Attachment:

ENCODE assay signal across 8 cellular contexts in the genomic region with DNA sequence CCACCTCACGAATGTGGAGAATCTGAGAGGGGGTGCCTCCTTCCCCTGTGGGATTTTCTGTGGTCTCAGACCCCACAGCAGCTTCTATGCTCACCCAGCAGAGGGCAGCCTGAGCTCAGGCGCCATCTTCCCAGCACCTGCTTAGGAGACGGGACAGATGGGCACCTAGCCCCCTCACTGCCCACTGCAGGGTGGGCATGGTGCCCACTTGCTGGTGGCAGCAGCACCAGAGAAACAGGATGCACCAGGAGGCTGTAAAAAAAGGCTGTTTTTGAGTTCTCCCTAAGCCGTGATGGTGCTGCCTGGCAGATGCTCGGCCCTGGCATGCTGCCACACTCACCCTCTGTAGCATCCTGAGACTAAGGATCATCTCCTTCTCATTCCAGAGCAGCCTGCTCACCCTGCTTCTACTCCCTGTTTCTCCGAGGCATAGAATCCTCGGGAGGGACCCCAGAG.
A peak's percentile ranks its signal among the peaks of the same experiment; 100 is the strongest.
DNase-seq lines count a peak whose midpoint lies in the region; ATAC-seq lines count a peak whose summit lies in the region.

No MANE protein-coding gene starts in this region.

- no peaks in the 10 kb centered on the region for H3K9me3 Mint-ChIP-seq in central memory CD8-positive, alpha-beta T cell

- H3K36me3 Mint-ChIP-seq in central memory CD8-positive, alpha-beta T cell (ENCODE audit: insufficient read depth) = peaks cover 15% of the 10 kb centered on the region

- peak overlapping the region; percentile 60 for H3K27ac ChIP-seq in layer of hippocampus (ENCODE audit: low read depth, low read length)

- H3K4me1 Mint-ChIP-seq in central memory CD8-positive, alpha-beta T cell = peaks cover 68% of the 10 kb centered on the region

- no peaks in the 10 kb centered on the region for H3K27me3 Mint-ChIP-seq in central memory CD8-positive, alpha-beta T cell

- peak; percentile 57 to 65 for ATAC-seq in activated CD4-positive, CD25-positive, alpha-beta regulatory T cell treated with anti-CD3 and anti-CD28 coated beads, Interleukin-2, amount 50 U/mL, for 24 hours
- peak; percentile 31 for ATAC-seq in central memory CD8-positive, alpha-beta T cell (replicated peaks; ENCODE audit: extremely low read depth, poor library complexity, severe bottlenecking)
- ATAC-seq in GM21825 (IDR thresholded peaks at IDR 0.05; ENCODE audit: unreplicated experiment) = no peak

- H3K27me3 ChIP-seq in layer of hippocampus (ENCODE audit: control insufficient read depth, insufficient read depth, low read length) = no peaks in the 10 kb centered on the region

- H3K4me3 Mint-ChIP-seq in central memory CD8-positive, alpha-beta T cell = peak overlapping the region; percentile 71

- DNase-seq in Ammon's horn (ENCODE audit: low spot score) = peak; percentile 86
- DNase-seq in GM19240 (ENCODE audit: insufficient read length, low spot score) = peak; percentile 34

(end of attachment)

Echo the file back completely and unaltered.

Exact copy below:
ENCODE assay signal across 8 cellular contexts in the genomic region with DNA sequence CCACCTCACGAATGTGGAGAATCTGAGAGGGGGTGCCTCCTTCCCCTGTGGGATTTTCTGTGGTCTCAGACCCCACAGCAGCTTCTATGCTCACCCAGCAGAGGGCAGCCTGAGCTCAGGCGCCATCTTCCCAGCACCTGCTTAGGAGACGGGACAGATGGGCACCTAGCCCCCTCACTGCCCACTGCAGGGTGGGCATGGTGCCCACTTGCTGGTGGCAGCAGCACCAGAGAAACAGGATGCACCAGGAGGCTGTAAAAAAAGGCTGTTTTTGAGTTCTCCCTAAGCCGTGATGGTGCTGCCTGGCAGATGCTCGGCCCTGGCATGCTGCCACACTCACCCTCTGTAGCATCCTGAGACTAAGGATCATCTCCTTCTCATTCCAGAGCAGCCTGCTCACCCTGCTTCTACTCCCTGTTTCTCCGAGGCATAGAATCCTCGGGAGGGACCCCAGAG.
A peak's percentile ranks its signal among the peaks of the same experiment; 100 is the strongest.
DNase-seq lines count a peak whose midpoint lies in the region; ATAC-seq lines count a peak whose summit lies in the region.

No MANE protein-coding gene starts in this region.

- no peaks in the 10 kb centered on the region for H3K9me3 Mint-ChIP-seq in central memory CD8-positive, alpha-beta T cell

- H3K36me3 Mint-ChIP-seq in central memory CD8-positive, alpha-beta T cell (ENCODE audit: insufficient read depth) = peaks cover 15% of the 10 kb centered on the region

- peak overlapping the region; percentile 60 for H3K27ac ChIP-seq in layer of hippocampus (ENCODE audit: low read depth, low read length)

- H3K4me1 Mint-ChIP-seq in central memory CD8-positive, alpha-beta T cell = peaks cover 68% of the 10 kb centered on the region

- no peaks in the 10 kb centered on the region for H3K27me3 Mint-ChIP-seq in central memory CD8-positive, alpha-beta T cell

- peak; percentile 57 to 65 for ATAC-seq in activated CD4-positive, CD25-positive, alpha-beta regulatory T cell treated with anti-CD3 and anti-CD28 coated beads, Interleukin-2, amount 50 U/mL, for 24 hours
- peak; percentile 31 for ATAC-seq in central memory CD8-positive, alpha-beta T cell (replicated peaks; ENCODE audit: extremely low read depth, poor library complexity, severe bottlenecking)
- ATAC-seq in GM21825 (IDR thresholded peaks at IDR 0.05; ENCODE audit: unreplicated experiment) = no peak

- H3K27me3 ChIP-seq in layer of hippocampus (ENCODE audit: control insufficient read depth, insufficient read depth, low read length) = no peaks in the 10 kb centered on the region

- H3K4me3 Mint-ChIP-seq in central memory CD8-positive, alpha-beta T cell = peak overlapping the region; percentile 71

- DNase-seq in Ammon's horn (ENCODE audit: low spot score) = peak; percentile 86
- DNase-seq in GM19240 (ENCODE audit: insufficient read length, low spot score) = peak; percentile 34